Table of Contents

  • FESANJĀN

    Etrat Elahi

    (fesenjūn, fasūjan), a well known Persian dish (ḵoreš, a kind of stew) made of walnut or almond, poultry (usually duck) or small meat balls (kalla gonješkī) and pomegranate sauce or juice.

  • FESTIVALS

    Multiple Authors

    This article treats mainly religious or communal festivals and commemorations in Persia and Afghanistan.

  • FESTIVALS i. ZOROASTRIAN

    Mary Boyce

    fall into two broad categories. There are the seven feasts of obligation, that is, No Rōz (Nowrūz) and the six gāhānbārs (gāhāmbār; q.v.), which formed the framework of the religious year, and which it was a sin not to keep; and others, which it was a merit, not a duty, to observe.

  • FESTIVALS ii. MANICHEAN

    Werner Sundermann

    The Manichean calendar of holidays proves independence from that of the Zoroastrians. Even if the heptavalent number of the Manichean Yimkis was correlated to the Zoroastrian gāhānbār and Nowrūz

  • FESTIVALS iii, iv, v

    Anne H. Betteridge and EIr, Philip G. Kreyenbroek, Keith Hitchins

    iii. SHI'ITE, iv. YAZIDI AND AHL-E HAQQ, v. KURDISH (SUNNI).

  • FESTIVALS vi, vii, viii

    Moojan Momen, Amnon Netzer, A. Arkun

    vi. BAHAI, vii. JEWISH, viii. ARMENIAN.

  • FESTIVALS ix. Assyrian

    WILLIAM PIROYAN and EDEN NABY

    The adoption of Christianity by the Assyrians in the latter part of the 1st century led to the harmonization of older community celebrations and commemorations with Christian doctrine as well as the introduction of specifically Christian religious holidays.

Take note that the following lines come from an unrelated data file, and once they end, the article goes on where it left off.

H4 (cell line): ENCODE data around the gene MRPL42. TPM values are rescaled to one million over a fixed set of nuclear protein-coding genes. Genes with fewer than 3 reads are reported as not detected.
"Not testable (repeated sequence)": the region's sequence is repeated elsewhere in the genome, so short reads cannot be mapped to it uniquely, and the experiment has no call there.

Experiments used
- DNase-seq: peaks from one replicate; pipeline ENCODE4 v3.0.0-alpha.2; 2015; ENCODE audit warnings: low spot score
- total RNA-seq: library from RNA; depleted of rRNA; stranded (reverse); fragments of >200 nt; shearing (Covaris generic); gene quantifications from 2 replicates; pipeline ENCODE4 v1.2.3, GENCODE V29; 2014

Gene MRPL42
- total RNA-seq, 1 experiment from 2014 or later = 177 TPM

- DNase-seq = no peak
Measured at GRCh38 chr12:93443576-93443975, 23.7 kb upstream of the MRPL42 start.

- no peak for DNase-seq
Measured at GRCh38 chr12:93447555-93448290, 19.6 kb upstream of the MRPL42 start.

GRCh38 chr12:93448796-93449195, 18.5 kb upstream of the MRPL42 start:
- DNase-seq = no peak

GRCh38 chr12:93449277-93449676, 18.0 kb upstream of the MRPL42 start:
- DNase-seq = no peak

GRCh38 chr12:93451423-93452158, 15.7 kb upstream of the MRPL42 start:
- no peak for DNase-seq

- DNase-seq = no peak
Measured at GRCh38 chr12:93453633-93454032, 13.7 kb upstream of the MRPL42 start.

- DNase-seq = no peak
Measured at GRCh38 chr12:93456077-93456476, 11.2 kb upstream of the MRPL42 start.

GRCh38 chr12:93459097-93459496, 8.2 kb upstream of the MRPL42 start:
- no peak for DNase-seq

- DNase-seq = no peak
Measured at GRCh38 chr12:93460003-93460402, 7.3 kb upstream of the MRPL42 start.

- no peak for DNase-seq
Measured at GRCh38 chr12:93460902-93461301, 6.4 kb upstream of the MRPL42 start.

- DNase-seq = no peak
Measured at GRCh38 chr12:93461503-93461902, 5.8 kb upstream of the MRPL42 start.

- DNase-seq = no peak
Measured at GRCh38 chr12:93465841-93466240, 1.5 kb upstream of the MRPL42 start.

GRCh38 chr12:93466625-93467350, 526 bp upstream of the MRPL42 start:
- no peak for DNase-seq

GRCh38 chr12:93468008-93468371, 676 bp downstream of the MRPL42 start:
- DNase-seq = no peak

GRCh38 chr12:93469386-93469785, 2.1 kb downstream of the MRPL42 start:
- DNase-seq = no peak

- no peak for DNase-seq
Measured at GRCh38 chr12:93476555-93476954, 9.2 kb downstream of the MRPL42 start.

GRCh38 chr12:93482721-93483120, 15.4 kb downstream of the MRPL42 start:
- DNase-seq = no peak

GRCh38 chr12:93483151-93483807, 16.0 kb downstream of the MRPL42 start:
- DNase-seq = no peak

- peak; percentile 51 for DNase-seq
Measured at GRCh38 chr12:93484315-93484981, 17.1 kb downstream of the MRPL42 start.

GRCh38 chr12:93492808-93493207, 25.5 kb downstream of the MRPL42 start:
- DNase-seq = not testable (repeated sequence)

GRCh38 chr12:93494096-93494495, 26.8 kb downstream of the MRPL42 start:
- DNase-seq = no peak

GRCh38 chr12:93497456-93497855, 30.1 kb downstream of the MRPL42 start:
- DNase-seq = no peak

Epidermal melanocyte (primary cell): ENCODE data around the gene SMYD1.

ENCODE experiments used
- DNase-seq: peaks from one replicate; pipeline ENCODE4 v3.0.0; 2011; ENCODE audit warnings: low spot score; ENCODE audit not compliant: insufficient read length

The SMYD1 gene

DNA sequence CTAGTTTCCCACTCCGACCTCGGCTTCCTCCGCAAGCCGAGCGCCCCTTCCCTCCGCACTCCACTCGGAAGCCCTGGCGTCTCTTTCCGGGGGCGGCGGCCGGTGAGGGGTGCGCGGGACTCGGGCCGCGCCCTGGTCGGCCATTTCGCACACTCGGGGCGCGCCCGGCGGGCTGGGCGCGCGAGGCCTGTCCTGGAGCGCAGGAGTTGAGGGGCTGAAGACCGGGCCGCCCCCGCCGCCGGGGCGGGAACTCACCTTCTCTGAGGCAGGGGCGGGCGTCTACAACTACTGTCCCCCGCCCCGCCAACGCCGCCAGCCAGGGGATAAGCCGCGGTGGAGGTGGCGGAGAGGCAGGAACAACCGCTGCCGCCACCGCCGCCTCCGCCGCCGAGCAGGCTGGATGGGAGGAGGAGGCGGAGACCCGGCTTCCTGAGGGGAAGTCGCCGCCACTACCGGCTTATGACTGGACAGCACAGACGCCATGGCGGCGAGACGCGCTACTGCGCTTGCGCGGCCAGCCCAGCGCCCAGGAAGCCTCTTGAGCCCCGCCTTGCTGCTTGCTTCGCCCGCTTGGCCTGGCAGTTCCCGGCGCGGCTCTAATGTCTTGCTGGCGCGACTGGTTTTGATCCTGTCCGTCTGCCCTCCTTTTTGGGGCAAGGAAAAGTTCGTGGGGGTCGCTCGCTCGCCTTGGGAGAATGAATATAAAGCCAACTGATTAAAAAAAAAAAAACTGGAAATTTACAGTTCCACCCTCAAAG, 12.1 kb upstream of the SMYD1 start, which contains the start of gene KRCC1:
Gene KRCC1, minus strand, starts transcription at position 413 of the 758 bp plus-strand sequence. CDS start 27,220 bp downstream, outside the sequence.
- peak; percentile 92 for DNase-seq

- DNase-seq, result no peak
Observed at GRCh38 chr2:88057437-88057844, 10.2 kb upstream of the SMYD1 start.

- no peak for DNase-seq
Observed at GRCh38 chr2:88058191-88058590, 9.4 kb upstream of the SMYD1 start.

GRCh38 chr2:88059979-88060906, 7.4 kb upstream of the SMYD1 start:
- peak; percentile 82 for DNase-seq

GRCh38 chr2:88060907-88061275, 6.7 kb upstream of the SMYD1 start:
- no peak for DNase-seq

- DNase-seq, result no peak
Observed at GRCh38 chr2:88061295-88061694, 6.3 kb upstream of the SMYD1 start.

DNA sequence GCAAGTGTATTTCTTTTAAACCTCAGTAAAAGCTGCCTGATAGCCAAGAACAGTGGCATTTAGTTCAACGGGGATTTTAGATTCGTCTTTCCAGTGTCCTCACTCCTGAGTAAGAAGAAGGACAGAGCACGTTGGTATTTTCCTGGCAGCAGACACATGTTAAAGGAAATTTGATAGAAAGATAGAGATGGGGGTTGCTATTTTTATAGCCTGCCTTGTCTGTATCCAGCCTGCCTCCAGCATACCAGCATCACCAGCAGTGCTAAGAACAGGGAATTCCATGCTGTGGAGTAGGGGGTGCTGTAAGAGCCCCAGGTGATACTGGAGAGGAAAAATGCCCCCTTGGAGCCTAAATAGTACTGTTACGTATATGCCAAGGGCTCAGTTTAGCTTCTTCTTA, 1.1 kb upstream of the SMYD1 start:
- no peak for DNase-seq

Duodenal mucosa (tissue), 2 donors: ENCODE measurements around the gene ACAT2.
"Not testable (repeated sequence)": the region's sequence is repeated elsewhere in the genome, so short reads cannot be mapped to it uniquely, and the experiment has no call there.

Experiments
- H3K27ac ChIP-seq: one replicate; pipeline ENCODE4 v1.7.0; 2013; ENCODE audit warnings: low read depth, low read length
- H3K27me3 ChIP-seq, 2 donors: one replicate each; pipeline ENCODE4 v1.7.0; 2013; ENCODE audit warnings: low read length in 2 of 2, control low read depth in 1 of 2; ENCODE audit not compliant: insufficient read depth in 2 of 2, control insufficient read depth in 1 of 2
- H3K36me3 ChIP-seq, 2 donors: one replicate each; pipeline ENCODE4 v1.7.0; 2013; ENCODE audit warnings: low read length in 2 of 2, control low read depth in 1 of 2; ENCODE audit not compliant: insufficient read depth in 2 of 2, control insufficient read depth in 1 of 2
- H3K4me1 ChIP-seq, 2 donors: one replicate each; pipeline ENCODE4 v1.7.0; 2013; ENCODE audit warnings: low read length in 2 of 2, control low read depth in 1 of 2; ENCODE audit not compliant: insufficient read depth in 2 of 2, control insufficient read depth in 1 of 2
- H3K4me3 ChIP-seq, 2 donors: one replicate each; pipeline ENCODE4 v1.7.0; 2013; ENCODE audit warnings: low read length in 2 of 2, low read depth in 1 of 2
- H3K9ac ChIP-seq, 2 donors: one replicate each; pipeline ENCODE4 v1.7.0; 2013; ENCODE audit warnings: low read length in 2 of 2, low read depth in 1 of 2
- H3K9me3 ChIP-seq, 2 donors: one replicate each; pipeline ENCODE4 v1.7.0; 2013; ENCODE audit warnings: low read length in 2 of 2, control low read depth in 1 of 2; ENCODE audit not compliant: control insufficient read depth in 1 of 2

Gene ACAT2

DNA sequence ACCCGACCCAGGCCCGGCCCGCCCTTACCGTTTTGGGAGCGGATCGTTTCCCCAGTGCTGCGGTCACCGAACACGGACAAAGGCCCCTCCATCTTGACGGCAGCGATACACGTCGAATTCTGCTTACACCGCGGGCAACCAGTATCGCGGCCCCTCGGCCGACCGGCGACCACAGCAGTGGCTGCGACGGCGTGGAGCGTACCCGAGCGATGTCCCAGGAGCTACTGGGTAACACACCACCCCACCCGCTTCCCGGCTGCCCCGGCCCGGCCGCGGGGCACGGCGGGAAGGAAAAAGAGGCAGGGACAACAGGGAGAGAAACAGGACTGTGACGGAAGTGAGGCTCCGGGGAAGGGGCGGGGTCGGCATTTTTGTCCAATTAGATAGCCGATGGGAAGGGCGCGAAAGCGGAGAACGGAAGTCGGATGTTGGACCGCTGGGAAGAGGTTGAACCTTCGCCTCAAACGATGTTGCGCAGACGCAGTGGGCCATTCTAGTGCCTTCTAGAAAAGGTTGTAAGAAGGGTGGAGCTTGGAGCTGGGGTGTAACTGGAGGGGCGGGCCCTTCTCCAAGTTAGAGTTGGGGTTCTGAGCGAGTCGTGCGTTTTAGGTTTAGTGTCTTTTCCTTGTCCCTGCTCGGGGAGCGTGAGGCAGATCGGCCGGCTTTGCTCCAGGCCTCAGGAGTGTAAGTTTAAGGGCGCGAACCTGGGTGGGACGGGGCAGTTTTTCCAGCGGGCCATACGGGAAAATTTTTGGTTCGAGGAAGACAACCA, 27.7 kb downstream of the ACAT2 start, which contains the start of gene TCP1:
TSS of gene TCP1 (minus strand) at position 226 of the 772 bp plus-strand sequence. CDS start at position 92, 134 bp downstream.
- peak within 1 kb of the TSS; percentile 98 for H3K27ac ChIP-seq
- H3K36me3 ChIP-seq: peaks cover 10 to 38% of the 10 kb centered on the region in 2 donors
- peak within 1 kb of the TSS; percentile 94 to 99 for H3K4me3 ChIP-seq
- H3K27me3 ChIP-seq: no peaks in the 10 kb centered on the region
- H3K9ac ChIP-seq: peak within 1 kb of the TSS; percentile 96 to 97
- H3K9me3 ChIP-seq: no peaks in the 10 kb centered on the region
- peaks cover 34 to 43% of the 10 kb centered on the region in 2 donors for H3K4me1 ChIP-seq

• FESTIVALS x. IN AFGHANISTAN

    NANCY HATCH DUPREE

    Festive ceremonies in Afghanistan mark special religious days and major events in individual life cycles. Few are formally organized, being celebrated primarily to keep family bonds strong and community ties congenial.

  • FEṬR

    Cross-Reference

    See FESTIVALS iii.

  • FEṬRAT ZARDŪZ SAMARQANDĪ, SAYYED KAMĀL

    Michael Zand

    (1660-1699), Tajik poet.

  • FEṬRAT, ʿABD-AL-RAʾŪF BOḴĀRĪ

    Habib Borjian

    (b. Bukhara, ca. 1886; d. Tashkent, 1938), teacher, man of letters, and the most important thinker of the Jadid movement of modern Central Asia.

  • FETYĀN

    Cross-reference

    See ʿAYYĀR; JAVĀNMARDI.

  • FEUDALISM

    Cross-Reference

    European term sometimes applied to medieval Persia; see EQṬĀʿ.

  • FEUVRIER, JEAN-BAPTISTE

    Jean Calmard

    (1842-1926), Nāṣer-al-Dīn Shah’s personal physician (1889-1892), author of Trois ans à la cour de Perse, with engravings from photographs in the collections of Nāṣer-al-Dīn Shah and his retinue, Feuvrier’s own drawings, and Persian contemporary paintings. The book is a major source of information, notably on the Tobacco Concession and its aftermath.

    This Article Has Images/Tables.
  • FEVZİ EFENDİ, MEḤMED

    Tahsın Yazici

    or FAWZĪ (b. Denizli, 1826; d. Istanbul, 1900), Ottoman author who wrote some books in Persian.

  • FEVZİ MOSTĀRĪ

    Hamid Algar

    or FAWZĪ (d. 1747), author of the Bolbolestān, an imitation of Saʿdī’s Golestān, the only prose work written in Persian known to be by a Bosnian author.

  • FEYLĪ

    Pierre Oberling

    group of Lor tribes located mainly in Luristan.

  • FEYLĪ DIALECT

    Cross-Reference

    See LORĪ.

  • FICTION

    Multiple Authors

    i. Traditional Forms. ii. Modern Fiction. ii(a). Historical Background. ii(b). The Novel. ii(c). The Short Story. ii(d). The Post-Revolutionary Short Story. ii(e). Post-Revolutionary Fiction Abroad. ii(f). By Persians in Non-Persian Languages. ii(g). In Afghanistan. ii(h). In Tajikistan.

  • FICTION, i

    J. T. P. de Bruijn

    OVERVIEW of the entry: i. TRADITIONAL FORMS. This article deals with all kinds of stories written for specifically literary purposes up to the time when narrative prose in the modern style, derived from the West, was introduced in Persia.